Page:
Love,
    CarolinaReplyCancel

    • Laurel Bern - June 26, 2019 - 1:04 PM

      Hi Carolina,

      There are several that could fit the bill. I’m sorry. My sleeping hasn’t been going too well recently, so I’m not operating on all cylinders today.ReplyCancel

  • Charlene Sjodin - June 24, 2019 - 3:35 PM

    Dear Laurel,
    I was so happy to see the title of this post! I often attend estate sales throughout Chicago’s north shore searching for classic pieces, so your post will be a great reference guide on what to look for. Feel free to post another 50 items the next time you’re out of ideas on what to write, ;). And I just ordered the 9×12 seagrass rug from OKL. Can’t wait for it to arrive. Thanks again!ReplyCancel

    • Laurel Bern - June 25, 2019 - 1:22 AM

      You’re welcome! And, I could’ve easily done another 50 or even 500 items!ReplyCancel

  • Mary E - June 21, 2019 - 3:12 PM

    Hi Laurel,
    What are your thought on the Saarinen Tulip Table? Do you consider it a classic?ReplyCancel

  • Kate - June 20, 2019 - 8:08 PM

    Wow! And you were stuck on an idea to write about? That was GREAT!ReplyCancel

  • Carolina VG - June 20, 2019 - 11:10 AM

    Great post!!!!
    I own several pieces that fall into these styles and would like to paint some of them because they are all dark brown. Is there a style that suits better to be painted? Like Swedish?
    I also think that the birthday is for both!
    Thank you!!!ReplyCancel

    • Laurel Bern - June 21, 2019 - 2:28 AM

      Well, that’s not an easy question to answer. But yes, Gustavian furniture is almost always painted. And it mixes with stained pieces too. If you look at Loi Thai’s blog Tone on Tone, you’ll see what I mean.ReplyCancel

  • Maureen - June 20, 2019 - 1:31 AM

    Thank you so much, Laurel! This information helps me so much. I usually know I like a room but I’m not sure why if that makes sense. This definitely makes it simpler!ReplyCancel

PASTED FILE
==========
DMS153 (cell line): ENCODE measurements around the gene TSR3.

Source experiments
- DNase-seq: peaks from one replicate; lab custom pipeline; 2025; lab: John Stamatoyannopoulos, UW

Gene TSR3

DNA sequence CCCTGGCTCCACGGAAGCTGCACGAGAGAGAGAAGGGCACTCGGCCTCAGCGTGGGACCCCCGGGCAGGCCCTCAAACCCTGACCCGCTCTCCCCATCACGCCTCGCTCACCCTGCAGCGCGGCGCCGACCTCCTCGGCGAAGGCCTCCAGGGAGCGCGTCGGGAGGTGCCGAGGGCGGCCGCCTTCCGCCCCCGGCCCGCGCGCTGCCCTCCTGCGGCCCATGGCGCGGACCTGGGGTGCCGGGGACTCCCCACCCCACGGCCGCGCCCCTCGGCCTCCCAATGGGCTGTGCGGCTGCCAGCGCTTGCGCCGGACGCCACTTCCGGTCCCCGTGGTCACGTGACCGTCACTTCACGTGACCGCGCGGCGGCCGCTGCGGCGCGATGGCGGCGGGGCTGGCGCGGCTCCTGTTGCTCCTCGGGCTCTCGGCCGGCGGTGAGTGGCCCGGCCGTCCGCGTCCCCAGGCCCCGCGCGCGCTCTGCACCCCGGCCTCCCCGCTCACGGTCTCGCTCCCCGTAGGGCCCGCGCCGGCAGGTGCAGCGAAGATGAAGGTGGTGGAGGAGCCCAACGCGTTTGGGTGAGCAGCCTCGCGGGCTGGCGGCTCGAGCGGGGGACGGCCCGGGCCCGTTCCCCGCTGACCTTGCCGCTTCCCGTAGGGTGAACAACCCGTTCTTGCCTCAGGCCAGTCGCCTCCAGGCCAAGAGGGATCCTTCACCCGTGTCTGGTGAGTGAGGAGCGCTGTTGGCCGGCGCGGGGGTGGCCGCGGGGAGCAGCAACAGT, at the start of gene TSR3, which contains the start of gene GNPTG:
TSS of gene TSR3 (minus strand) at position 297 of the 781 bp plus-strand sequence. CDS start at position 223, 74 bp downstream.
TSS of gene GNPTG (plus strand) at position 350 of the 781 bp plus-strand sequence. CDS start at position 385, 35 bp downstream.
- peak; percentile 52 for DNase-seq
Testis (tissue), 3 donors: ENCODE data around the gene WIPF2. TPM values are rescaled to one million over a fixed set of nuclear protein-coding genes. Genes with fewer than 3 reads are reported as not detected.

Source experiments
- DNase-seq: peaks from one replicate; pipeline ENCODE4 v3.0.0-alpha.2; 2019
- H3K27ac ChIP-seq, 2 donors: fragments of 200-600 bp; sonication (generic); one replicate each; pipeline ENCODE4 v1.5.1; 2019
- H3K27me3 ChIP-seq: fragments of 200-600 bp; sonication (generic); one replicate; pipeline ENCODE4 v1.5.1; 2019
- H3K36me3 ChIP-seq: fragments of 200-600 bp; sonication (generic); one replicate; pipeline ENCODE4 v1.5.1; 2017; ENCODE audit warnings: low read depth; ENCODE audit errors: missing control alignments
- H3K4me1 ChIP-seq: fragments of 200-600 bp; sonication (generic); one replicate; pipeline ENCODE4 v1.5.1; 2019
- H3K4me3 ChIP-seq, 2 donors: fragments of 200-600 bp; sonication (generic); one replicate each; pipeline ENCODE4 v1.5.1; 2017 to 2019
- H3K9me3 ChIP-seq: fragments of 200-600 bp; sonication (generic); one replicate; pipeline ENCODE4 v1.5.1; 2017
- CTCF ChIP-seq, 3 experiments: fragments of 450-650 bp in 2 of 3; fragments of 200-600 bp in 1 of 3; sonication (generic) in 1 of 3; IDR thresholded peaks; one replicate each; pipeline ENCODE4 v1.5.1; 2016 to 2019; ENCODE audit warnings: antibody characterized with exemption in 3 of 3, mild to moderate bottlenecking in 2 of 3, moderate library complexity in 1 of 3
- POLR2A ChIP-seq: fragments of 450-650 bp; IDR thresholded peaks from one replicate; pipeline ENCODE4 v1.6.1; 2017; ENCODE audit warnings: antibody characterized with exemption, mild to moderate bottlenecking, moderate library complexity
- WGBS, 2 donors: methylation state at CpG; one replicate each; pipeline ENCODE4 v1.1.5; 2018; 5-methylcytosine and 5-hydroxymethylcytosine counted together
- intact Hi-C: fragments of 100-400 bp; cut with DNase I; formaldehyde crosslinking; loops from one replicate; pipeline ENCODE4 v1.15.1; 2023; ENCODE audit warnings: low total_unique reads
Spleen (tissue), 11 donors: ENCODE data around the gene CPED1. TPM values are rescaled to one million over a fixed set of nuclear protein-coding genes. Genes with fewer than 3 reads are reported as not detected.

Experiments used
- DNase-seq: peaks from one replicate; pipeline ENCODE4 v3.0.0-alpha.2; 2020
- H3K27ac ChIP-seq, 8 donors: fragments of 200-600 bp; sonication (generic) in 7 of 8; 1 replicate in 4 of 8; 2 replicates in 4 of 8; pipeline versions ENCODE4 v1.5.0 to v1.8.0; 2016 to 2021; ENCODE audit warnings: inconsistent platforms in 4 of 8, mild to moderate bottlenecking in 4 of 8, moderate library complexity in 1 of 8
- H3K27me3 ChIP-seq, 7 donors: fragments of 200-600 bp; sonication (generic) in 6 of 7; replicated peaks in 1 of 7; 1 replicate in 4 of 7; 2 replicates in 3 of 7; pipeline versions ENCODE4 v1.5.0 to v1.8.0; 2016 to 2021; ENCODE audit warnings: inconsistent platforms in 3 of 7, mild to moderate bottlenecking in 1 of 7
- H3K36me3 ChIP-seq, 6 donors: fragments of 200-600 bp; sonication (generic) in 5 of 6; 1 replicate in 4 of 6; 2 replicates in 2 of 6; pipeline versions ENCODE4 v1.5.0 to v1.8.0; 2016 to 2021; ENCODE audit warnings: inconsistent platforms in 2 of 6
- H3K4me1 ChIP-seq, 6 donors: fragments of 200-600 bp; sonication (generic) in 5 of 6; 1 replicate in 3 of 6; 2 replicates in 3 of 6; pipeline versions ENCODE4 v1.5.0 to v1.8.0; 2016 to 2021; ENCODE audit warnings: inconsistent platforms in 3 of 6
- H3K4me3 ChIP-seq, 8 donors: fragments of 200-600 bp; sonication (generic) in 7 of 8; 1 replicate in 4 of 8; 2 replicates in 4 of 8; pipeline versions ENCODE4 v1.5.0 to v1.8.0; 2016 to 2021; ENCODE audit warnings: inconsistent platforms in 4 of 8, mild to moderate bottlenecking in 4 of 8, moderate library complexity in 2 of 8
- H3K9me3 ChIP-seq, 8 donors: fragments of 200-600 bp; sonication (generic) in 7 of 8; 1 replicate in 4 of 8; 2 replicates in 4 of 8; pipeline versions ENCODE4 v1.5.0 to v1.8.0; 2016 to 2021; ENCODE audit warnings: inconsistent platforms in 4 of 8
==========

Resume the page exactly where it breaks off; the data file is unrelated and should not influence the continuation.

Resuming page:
• Brooke Goforth - June 20, 2019 - 1:03 AM

    Absolutely salivating over this issue sitting in my 1929 800 sq ft Sears catalog home in Sacramento CA. So gaga over anything this-or deco period.
    Thank you for the brain vacation to paradise!ReplyCancel

  • Parnassus - June 19, 2019 - 11:36 PM

    Hello Laurel, I think the best way to recognize classical and elegant is not through a list of rules, but by looking at lots of photographs and actual pieces, especially those vetted by trusted sources such as your blog. I also recommend “Fine Points of Furniture” by Albert Sack, which shows similar pieces of furniture rated good to best, allowing the reader to develop an eye.
    –JimReplyCancel

    • Laurel Bern - June 20, 2019 - 1:49 AM

      Thanks so much Jim. I’ll have to look into that book. It sounds fabulous! I’ve had fantasies about designing furniture for the last 23 years, at least!ReplyCancel

  • Melinda Bahr - June 19, 2019 - 8:26 PM

    Dear Laurel;

    Thanks so much for this post! I’m trying to teach my twenty-something daughter about the importance of buying quality, classic furnishings.
    Mostly she is very receptive, but we have one argument; I have 2 cloisonne candlestick lamps which I adore and think are classic and a work of art. She claims they are just outdated. Don’t you think cloisonne is classic. I do!

    MindyReplyCancel

    • Laurel Bern - June 19, 2019 - 8:53 PM

      Hi Mindy,

      That is a very good question. Cloisonne is definitely classic and a work of art. However, I can see how it might not be everyone’s taste. And that goes for everything I posted. So, in this case, I would say that you’re both right.ReplyCancel

  • Melissa - June 19, 2019 - 6:34 PM

    Dear Laurel,

    Patti is fortunate to have found you right away. Your blog is such a positive light for me on the days it shows up in my inbox. I love your insights and advice, as well as the obvious effort you put into finding just the right photo to illustrate your always well-made point. As a lover of color and antiques, I am always happy to see another well-written, gracious, and humorous post. Thank you.ReplyCancel

  • Ann Dwelle - June 19, 2019 - 2:27 PM

    Dear Laurel,
    We recently moved and I’m still working on the living room layout. Currently, we are using 2 outdoor swivel rockers across from our couch. The funny thing is that they actually look great in the room and are super for conversation! I’m looking for something that will be more comfortable seating for watching a movie or etc. but everything is either ugly, weirdly proportioned, or way out of my price range. So I’ll be a good girl and wait until I find something of which you would approve!